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Ann Neurol. 2004 Jun;55(6):815-28.

Cholinergic nucleus basalis tauopathy emerges early in the aging-MCI-AD continuum.

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Cognitive Neurology and Alzheimer's Disease Center, Northwestern University Feinberg School of Medicine, Chicago, IL, USA.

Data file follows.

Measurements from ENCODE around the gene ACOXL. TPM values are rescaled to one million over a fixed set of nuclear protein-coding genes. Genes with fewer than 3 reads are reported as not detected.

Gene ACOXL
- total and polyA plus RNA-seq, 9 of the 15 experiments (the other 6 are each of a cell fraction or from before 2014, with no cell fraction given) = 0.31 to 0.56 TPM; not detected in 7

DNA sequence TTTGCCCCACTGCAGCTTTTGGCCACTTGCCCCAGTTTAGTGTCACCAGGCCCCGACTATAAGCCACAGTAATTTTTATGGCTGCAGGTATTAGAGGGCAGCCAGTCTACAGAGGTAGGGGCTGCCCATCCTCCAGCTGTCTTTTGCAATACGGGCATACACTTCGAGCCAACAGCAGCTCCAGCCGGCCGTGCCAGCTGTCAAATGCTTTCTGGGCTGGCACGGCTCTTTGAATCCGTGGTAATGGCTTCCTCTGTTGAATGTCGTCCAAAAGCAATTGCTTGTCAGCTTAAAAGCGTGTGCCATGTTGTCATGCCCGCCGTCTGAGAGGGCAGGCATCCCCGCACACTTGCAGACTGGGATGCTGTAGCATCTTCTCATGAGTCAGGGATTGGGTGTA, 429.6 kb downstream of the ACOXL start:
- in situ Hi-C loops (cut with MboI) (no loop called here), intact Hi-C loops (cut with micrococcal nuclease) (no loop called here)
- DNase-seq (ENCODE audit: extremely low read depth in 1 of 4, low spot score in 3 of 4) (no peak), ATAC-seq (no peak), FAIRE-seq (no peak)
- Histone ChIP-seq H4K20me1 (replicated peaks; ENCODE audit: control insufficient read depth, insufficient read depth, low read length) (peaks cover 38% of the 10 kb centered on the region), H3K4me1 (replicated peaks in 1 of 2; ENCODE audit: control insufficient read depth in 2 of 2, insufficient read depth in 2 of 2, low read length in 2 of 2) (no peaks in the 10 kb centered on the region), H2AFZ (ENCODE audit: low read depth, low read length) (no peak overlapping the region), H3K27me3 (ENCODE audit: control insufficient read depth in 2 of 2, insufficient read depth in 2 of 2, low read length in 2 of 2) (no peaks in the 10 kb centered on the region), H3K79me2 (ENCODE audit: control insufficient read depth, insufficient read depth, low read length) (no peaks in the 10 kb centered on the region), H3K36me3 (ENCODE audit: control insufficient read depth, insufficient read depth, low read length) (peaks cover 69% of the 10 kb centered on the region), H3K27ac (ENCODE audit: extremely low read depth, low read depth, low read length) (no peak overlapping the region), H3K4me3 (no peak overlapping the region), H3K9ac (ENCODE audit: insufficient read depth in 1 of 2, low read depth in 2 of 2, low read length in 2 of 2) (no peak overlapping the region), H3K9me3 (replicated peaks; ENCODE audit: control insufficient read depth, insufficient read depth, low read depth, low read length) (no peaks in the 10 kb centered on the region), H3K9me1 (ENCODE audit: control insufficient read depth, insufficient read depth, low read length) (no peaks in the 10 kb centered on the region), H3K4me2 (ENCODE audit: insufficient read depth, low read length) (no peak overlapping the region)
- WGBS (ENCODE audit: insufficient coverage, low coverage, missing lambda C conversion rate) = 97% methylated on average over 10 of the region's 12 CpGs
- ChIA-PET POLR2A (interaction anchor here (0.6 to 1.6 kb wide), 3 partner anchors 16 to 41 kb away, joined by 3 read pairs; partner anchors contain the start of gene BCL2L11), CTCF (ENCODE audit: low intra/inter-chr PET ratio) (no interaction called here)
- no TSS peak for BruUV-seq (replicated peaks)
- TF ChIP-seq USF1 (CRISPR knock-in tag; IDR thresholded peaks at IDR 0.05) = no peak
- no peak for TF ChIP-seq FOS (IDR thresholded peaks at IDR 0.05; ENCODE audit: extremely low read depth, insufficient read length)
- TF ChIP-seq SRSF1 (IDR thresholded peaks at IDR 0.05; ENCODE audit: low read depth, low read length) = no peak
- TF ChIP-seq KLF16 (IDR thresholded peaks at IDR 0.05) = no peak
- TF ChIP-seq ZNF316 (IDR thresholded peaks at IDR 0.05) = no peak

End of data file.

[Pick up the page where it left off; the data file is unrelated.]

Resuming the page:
The cholinergic denervation in Alzheimer's disease (AD) provides the rationale for treatments with anticholinesterases. The presence of this cholinergic lesion is solidly established in advanced AD. Whether it also exists in early disease remains unsettled. This question was addressed with thioflavin-S histofluorescence to identify neurofibrillary tangles (NFT) and two tau antibodies (AT8, Alz-50) to identify pre-tangle cytopathology in the nucleus basalis, the source of cortical cholinergic innervation. Methods for the concurrent visualization of tauopathy and choline acetyltransferase were used to determine if the cytopathology was selectively located within cholinergic neurons. Five elderly index cases who had died at the stage of mild cognitive impairment (MCI) or early AD were identified by longitudinal neuropsychological and behavioral assessments. They were compared to 7 age-matched cognitively normal subjects. NFT and AT8 (or Alz-50) immunostaining in cholinergic nucleus basalis neurons existed even in the cognitively normal subjects. The percentage of tauopathy-containing nucleus basalis neurons was greater in the cognitively impaired and showed a significant correlation with memory scores obtained 1-18 months prior to death. These results show that cytopathology in cortical cholinergic pathways is a very early event in the course of the continuum that leads from advanced age to MCI and AD.

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